I am struggling. It’s many of the same issues I’ve been through time and time again, yet this also feels so new. I feel almost like I have forgotten how to get from here to a better spot, and even if I did know I have little motivation for follow-through.

One thing that has been super frustrating is all the medical knowledge (and treatment knowledge, too) that I have. I know what happens when you exercise without fueling your body. I can list off all the medical complications. I have experienced them in the past and now even. I know what kind and how much nutrition I need. I can tell anyone else how xyz is going to harm your body. I am so close to becoming a nurse, but I am an almost-nurse who wholeheartedly goes against what she knows to be true. I feel like a hypocrite and fraud all at once.

In this season, I am trying to be more gentle with myself because I deserve it.

This disorder has unfortunately been a big part of my life for many years. The fight isn’t easy at all. I am still here, though. I go to my appointments and do hard things. Being here now doesn’t mean I’ll never recover.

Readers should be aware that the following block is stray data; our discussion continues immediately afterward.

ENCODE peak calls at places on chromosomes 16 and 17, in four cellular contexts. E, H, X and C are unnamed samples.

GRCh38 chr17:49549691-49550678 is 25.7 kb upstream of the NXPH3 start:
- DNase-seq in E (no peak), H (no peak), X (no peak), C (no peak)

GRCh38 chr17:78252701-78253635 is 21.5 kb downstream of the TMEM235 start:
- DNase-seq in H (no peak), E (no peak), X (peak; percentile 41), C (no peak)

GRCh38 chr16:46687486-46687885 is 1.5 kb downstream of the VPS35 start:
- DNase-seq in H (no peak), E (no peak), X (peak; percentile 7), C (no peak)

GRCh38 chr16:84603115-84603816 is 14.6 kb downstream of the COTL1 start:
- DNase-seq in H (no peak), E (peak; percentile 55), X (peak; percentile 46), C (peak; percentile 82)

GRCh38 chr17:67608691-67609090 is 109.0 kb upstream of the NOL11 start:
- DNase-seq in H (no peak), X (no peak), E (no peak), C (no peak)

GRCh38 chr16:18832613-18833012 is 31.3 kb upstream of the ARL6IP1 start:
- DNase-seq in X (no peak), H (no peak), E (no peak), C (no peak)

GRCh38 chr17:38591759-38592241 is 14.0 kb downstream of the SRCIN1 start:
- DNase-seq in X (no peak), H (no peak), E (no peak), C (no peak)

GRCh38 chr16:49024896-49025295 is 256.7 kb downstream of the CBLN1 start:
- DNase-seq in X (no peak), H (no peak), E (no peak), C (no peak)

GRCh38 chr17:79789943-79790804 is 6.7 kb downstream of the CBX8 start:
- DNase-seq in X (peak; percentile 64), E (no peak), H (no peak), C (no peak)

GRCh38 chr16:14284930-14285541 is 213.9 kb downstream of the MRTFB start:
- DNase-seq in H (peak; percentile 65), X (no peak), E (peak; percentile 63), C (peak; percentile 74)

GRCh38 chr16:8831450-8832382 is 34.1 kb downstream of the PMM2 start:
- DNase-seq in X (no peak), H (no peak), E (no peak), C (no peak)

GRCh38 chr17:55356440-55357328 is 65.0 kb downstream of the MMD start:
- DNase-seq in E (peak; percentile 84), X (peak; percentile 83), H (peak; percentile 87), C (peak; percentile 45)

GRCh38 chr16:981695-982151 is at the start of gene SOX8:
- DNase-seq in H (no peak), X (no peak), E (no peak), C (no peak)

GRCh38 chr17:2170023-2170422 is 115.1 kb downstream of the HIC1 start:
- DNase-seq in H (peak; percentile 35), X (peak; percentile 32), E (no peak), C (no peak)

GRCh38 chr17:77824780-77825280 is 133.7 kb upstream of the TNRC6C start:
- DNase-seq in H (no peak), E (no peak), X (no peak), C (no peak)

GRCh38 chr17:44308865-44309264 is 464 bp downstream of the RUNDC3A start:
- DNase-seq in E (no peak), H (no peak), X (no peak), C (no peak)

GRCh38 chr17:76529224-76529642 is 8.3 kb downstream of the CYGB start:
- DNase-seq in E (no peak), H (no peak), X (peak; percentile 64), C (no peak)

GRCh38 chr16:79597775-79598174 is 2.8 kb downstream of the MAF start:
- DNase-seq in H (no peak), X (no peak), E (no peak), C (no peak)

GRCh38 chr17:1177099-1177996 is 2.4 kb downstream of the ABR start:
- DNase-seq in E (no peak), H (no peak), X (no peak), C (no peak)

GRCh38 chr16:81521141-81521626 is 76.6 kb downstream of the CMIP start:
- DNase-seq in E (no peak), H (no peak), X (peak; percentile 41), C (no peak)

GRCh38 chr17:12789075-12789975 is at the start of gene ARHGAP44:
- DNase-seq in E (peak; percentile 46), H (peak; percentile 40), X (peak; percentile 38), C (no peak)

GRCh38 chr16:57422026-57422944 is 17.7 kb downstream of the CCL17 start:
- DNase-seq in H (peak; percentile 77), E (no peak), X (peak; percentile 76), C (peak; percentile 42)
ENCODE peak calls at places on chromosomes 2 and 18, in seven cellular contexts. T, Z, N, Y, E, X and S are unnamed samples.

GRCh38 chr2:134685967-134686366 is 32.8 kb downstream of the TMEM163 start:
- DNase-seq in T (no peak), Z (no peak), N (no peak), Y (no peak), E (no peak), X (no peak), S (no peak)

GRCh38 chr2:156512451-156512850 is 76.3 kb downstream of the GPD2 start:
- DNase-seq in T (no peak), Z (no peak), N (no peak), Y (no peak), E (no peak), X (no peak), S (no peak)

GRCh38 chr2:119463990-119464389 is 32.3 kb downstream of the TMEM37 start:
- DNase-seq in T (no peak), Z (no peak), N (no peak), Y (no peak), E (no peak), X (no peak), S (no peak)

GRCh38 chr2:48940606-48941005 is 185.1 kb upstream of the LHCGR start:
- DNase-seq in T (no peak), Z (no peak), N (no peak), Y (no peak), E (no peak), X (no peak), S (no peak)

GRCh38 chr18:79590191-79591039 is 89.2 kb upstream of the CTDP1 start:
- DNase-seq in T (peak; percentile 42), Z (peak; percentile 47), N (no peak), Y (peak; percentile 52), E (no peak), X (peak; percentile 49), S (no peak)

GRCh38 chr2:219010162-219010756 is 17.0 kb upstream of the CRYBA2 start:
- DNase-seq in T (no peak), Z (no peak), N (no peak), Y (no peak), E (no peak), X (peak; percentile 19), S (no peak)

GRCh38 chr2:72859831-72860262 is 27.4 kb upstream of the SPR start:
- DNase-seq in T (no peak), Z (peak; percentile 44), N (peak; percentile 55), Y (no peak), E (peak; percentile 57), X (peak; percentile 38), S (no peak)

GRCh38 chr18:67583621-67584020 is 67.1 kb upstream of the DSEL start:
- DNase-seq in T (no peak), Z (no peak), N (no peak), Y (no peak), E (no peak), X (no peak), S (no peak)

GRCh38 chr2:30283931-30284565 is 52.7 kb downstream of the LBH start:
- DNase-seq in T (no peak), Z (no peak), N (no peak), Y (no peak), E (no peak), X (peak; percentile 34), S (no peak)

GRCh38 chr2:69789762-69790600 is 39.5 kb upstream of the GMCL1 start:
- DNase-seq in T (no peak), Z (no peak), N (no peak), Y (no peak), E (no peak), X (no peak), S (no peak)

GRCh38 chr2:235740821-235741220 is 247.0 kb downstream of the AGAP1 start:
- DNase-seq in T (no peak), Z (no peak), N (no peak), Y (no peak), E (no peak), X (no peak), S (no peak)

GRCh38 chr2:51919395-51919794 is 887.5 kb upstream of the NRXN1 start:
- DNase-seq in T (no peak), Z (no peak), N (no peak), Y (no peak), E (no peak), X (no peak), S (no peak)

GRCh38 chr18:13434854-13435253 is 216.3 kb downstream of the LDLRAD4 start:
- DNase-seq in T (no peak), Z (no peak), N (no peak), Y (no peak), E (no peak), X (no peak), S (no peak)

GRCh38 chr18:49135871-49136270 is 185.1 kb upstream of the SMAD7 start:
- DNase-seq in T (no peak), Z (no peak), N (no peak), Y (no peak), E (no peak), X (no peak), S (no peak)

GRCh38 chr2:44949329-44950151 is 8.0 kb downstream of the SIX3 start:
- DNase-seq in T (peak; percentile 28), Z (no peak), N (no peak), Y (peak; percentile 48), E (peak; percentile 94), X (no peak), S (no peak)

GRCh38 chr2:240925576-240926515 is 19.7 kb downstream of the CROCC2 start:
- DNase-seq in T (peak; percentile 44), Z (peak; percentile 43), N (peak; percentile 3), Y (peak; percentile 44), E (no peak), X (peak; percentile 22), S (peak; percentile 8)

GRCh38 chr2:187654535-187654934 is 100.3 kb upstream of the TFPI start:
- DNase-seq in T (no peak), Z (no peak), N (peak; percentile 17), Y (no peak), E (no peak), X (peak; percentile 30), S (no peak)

I wish my story was a bit different right now, but I truly feel sharing as I am is truly embodying what NEDA week means: ALL parts of your story, even these messy parts, are accepted here. Come just as you are. You’re all welcome here.

NEDA Walk Ann Arbor

My mom and I will be attending a NEDA Walk in April. I am beyond excited to participate this year, it’s been on my bucket list for a long while now! I know it will be a fun day and awesome opportunity to get together with others in recovery/raising awareness, but that’s not why I’m walking.

NEDA walks raise money for the National Eating Disorder Association. The funds will support individuals and families affected by eating disorders. Some programs and services offered by NEDA include an online screening tool, support groups, legislation advocacy, research grants, connecting sufferers to treatment options, and funding initiatives to prevent eating disorders.

As you may already know, I am one of the 30 million Americans who will struggle with an eating disorder in their lifetime. I have spent years in this battle. It’s affected every area of my life – friends, family, school, passions, and overall well-being. It’s been a long journey, but thanks to some amazing support and treatment programs, I am still fighting strong. My hope is that I will be able to help others like me in pursuing recovery and spread awareness about eating disorders.